So what have I been doing since February? I can’t believe I’m about to type this, but here goes:

leaving the office on time, and going to the gym.

This would be the bit where I proudly announce that I now have a life, right? But actually? I’m exhausted. And it’s not from going to the gym. I’m exhausted because it’s nearly impossible to do my job inside contracted hours if you care about teaching quality. Or if you have many research projects on the go that might one day lead to publications; I have about five of these, and they eat up time and money with no guarantee that the results will ever be publishable, assuming I even have the time and energy to write them up.

teaching vs research time.png

(Disclaimer: the above graph is purely conceptual, being based on no data whatsoever, but I think most academics would recognise it.)

Did you know that academics are estimated to work somewhere in the region of 50 hours a week? Why? Well, as I can now attest from personal experience, it’s the only way they can get anything done.

So where have I been? Mostly, trying not to have a breakdown. Trying to balance having a life with conducting teaching and research to a high standard. Trying to find a balance between using the summer to write up my research findings and taking the vacation time I’m owed (and which I never have time to take during term, because, hello, teaching and admin). Trying to rationalise what I can do, and what I can’t. Practicing saying ‘no’.

It is hard. And the students are back in just over a month and I do not feel rested at all, and I haven’t done half the work I hoped to. And last summer was exactly the same.

So, void, that’s where I’ve been. Interesting times.

It’s not all doom and gloom. I’m learning things about myself, like for instance that I’m a ninja copy-editor — when you give me your poorly-written paper to co-author, I will turn it into something sublime, geeking out for hours while my fourth cup of coffee in a row goes cold. (Now I just need to figure out how to work this way with all my co-authors.) I’ve embarked on a big e-learning project, more about which soon. And I’m slowly getting more clarity about what I want and don’t want in my job. These are all good things.

And the gym? I’ll definitely keep going to the gym. Being fit is great, but more importantly, you should sponsor me to run a half-marathon for charity :)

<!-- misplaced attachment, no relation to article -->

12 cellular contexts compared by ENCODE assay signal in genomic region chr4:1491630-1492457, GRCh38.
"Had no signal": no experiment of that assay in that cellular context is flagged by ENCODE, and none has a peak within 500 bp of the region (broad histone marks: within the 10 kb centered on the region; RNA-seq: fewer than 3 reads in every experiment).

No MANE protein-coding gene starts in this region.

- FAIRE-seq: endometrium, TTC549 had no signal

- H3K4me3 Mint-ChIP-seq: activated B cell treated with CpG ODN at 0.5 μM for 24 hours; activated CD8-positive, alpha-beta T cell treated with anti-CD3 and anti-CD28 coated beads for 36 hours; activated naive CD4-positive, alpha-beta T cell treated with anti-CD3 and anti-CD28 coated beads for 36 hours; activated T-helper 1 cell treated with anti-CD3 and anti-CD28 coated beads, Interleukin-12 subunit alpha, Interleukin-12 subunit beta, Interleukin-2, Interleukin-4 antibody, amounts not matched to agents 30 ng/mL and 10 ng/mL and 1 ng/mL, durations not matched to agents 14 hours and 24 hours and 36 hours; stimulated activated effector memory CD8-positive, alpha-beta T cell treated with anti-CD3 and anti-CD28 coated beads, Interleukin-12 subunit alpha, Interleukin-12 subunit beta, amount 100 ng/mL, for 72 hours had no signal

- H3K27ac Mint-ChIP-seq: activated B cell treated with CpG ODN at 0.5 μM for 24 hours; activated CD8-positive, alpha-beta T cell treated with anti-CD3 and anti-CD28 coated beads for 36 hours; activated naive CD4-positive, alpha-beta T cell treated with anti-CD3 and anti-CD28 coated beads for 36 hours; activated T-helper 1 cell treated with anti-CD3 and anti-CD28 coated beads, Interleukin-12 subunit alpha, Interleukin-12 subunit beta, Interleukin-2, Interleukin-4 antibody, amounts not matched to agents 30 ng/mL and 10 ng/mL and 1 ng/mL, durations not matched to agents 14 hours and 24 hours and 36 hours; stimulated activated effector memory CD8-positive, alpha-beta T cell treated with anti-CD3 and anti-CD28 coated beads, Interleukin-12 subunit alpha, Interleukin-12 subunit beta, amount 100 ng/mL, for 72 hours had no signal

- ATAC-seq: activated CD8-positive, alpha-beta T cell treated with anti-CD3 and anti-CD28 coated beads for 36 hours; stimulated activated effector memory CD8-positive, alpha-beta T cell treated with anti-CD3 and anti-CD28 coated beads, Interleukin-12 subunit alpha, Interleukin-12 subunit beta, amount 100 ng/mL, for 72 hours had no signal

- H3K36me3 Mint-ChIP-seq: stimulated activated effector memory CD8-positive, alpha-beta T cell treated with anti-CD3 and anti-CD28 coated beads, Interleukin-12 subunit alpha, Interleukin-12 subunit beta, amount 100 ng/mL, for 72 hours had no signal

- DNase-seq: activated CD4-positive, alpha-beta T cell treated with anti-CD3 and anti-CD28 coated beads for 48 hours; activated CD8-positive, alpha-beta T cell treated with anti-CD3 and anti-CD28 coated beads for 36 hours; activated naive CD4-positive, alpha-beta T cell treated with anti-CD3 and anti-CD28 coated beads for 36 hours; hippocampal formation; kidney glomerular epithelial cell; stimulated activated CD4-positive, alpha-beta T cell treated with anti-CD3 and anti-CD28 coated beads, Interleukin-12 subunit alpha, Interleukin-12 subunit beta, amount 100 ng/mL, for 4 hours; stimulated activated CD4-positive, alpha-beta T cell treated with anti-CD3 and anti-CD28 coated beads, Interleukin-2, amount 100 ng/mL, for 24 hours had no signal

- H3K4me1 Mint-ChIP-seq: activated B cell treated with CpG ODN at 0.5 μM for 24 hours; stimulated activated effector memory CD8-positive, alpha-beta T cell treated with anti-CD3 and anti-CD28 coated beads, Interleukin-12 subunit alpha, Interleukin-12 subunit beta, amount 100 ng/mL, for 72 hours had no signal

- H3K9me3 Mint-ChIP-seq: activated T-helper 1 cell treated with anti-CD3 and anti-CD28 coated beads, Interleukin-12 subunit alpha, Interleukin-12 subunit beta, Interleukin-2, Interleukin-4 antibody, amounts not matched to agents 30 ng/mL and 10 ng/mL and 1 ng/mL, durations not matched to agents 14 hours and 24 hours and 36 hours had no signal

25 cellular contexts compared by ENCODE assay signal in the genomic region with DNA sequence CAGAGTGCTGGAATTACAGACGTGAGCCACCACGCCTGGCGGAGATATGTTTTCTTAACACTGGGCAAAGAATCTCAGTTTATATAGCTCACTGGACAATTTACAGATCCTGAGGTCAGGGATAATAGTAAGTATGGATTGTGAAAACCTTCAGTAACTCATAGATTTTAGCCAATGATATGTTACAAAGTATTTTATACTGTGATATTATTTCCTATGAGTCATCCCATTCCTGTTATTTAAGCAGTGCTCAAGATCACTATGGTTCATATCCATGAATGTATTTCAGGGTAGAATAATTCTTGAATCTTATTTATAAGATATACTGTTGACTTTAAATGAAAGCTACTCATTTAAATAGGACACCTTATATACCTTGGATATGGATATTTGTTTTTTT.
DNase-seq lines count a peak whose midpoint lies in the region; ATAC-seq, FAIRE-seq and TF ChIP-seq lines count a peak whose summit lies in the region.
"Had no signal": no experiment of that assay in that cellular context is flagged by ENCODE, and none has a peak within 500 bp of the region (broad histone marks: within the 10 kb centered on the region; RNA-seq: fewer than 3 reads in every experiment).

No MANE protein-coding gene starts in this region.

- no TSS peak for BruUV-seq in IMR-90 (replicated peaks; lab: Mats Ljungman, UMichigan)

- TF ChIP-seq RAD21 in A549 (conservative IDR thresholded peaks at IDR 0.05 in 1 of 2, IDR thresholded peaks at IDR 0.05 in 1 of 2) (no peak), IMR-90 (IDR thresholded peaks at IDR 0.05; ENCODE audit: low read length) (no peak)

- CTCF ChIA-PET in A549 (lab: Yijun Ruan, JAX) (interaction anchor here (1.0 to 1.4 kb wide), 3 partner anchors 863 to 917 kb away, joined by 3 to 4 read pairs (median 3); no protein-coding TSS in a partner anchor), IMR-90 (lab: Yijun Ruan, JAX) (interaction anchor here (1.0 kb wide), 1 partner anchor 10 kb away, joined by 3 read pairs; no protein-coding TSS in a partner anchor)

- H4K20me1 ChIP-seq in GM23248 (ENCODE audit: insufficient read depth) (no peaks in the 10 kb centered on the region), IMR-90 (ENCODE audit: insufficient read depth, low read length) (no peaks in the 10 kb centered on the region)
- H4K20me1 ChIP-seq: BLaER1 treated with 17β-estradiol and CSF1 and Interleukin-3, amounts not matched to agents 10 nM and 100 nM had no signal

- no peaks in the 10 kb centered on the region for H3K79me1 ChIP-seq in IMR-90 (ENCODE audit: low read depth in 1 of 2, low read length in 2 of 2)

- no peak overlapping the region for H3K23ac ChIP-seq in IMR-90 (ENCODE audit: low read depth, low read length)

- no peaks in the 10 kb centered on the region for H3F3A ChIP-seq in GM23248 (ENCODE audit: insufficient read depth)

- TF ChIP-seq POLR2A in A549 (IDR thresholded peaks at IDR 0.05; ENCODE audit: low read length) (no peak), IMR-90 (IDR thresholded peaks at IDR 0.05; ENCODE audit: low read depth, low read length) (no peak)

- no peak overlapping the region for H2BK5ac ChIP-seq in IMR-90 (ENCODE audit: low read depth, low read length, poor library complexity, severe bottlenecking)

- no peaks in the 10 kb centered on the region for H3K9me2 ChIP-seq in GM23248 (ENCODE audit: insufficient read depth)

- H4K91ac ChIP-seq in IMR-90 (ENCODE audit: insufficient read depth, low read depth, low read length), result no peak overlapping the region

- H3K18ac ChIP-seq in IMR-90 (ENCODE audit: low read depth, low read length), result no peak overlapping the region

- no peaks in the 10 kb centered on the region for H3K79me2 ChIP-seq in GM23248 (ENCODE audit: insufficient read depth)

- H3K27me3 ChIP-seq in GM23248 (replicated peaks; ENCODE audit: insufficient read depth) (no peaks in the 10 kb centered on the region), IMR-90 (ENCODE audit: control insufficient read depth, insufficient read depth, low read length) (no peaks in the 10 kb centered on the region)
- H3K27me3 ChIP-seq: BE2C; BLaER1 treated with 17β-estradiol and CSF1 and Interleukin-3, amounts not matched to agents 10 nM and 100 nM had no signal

Thanks for listening; it’s nice to be back.

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Stealing From Geeks, Part 2: Educators need to geek out, big time

Other people’s presentation slides used to drive me crazy. “You’ve got Arial and Times New Roman and fifteen lines of text in 14-point font! Those colours are hideous! Stop with the serif fonts already! Are you going to read aloud every point?”

Then I gave up caffeine.

No, really — about two years ago, a casual conversation with my colleague Andy about minimalist slide design in teaching suddenly sat up and grew legs. We went from idle discussion to brainstorming ideas to me going home over Christmas wondering if I would get my brain to slow down to less than 1,000rpm. We managed to secure funding from the Centre for Research-Informed Teaching, and for the last 18 months, we’ve been exploring the effects of using minimalist slide presentations on people’s memory for information. I blog about it, think about it, and chase down ideas that might relate to it. I have even — *shudder* — acquired new skills to pursue it.

In short, I have well and truly geeked out over my research. And it feels great.

I posted last(ish) time about how education can learn from the technology sector by growing its own storytellers and role models, but I think there’s plenty more to take away from the home of geek, starting with trying to become one.

Here’s the thing they don’t tell you in school: your inner geek is the most powerful learning resource you will ever have. It’s the thing keeping you at your computer or from putting down your book until well past bedtime; the thing needling you with “Hey, that’s interesting …” It holds your attention when you’re unfocused; delights or enrages you in the face of apathy or exhaustion. Your inner geek won’t rest until it consumes you in the fire of your own attention.

Harness this awesome power, and you can do nearly anything you want: a geek illuminated from within by the source of their own geeky pleasure is one of the brightest lights in the universe.

Geek, should you need to know how to get there, is basically a place where your interests and your strengths meet:

your geek space.png

(And since we’re on a Venn diagram jag, why not check whether you’re a dweeb, a geek, a nerd, or a dork?)

Getting in touch with your inner geek is the fast track to achievement. Over the last two years, I’ve worked harder than I ever worked in my life — yes, even during my Ph.D. — and I’ve loved every minute. Hard work isn’t all that hard if it’s doing something you love. I also got to take our work to conferences in San Francisco and Corfu; being a geek comes with some pretty cool perks. (Okay, so I also got to go to Milton Keynes. This was a useful exercise in humility.)